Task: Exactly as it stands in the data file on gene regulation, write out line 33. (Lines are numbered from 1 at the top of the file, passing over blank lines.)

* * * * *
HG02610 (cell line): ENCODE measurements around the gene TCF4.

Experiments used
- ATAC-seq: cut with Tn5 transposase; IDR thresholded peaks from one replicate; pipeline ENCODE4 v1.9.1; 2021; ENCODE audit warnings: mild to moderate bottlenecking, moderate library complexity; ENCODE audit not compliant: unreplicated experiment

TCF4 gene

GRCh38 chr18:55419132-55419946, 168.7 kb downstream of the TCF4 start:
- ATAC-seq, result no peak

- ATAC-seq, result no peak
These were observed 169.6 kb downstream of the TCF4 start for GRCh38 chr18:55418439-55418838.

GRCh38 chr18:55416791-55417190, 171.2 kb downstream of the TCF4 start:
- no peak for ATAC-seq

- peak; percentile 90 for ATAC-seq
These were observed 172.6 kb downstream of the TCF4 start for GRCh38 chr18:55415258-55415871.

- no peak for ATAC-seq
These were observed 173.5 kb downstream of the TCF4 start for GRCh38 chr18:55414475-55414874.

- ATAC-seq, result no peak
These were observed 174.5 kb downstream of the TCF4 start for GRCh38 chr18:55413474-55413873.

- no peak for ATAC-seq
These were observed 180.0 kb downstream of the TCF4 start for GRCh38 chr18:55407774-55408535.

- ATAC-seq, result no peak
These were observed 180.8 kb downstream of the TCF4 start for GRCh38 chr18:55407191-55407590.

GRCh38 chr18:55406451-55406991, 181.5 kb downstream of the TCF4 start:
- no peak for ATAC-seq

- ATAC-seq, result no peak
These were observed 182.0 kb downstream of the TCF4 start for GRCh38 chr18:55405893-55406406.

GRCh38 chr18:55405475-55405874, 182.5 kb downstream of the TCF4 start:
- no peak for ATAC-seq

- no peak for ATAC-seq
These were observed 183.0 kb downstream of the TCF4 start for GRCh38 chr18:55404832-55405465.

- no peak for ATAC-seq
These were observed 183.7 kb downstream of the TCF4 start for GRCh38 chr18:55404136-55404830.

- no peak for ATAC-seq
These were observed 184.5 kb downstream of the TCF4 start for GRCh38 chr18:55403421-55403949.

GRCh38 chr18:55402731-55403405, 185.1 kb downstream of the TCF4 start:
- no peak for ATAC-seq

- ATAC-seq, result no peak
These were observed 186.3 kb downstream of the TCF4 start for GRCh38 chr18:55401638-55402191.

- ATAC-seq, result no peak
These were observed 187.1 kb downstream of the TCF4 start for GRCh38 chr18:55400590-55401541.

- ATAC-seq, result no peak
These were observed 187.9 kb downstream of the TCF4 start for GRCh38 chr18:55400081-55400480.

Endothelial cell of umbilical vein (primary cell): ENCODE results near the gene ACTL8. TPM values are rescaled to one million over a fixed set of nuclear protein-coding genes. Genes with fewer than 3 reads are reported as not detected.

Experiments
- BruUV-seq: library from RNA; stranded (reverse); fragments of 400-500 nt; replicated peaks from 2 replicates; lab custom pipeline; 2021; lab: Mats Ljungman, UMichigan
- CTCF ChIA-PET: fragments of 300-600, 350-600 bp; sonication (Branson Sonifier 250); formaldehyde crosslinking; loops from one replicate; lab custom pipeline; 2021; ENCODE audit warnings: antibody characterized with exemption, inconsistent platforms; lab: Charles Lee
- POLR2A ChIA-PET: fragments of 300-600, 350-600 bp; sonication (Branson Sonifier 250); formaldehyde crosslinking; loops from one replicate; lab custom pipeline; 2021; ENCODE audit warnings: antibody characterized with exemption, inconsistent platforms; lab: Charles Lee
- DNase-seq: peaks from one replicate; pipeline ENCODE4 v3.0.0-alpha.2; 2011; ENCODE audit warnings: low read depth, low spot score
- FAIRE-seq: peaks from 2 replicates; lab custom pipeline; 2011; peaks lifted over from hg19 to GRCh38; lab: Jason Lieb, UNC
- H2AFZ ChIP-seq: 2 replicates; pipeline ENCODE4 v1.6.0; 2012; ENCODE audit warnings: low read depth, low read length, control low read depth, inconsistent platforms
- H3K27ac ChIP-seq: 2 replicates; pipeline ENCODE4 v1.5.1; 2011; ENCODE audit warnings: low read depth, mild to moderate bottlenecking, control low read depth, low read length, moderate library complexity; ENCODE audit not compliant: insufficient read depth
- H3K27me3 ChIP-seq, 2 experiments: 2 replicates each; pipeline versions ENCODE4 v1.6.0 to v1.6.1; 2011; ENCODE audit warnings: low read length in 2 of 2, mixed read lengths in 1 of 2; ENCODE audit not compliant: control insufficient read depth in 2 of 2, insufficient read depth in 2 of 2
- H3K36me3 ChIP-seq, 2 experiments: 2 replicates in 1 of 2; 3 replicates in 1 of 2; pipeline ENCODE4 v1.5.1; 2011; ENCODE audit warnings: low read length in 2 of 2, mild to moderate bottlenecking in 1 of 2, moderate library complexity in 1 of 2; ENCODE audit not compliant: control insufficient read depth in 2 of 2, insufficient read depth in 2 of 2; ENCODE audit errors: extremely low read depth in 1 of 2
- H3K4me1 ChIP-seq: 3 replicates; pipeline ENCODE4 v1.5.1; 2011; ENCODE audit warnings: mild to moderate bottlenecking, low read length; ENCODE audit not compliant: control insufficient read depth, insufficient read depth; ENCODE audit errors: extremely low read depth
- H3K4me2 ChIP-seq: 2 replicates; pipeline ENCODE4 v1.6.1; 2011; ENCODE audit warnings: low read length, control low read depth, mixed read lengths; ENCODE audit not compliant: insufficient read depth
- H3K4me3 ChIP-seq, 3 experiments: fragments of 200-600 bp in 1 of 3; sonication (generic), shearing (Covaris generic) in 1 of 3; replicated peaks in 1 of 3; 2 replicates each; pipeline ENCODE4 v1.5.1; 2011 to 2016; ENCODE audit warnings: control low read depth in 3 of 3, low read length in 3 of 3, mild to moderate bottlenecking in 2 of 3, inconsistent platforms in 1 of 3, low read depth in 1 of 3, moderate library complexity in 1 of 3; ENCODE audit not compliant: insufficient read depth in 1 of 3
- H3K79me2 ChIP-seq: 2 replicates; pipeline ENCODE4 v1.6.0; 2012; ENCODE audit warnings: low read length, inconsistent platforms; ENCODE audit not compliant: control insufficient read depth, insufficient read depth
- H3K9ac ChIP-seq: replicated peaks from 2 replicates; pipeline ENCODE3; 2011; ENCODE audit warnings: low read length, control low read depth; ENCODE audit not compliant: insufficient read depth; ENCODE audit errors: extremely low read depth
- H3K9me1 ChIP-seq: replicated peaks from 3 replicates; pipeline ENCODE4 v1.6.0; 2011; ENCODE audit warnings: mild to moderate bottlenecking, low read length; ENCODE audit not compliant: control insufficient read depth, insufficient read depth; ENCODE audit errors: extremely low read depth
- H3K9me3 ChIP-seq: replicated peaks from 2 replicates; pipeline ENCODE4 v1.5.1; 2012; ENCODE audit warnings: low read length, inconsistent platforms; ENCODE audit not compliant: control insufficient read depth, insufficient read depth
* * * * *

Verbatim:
GRCh38 chr18:55402731-55403405, 185.1 kb downstream of the TCF4 start: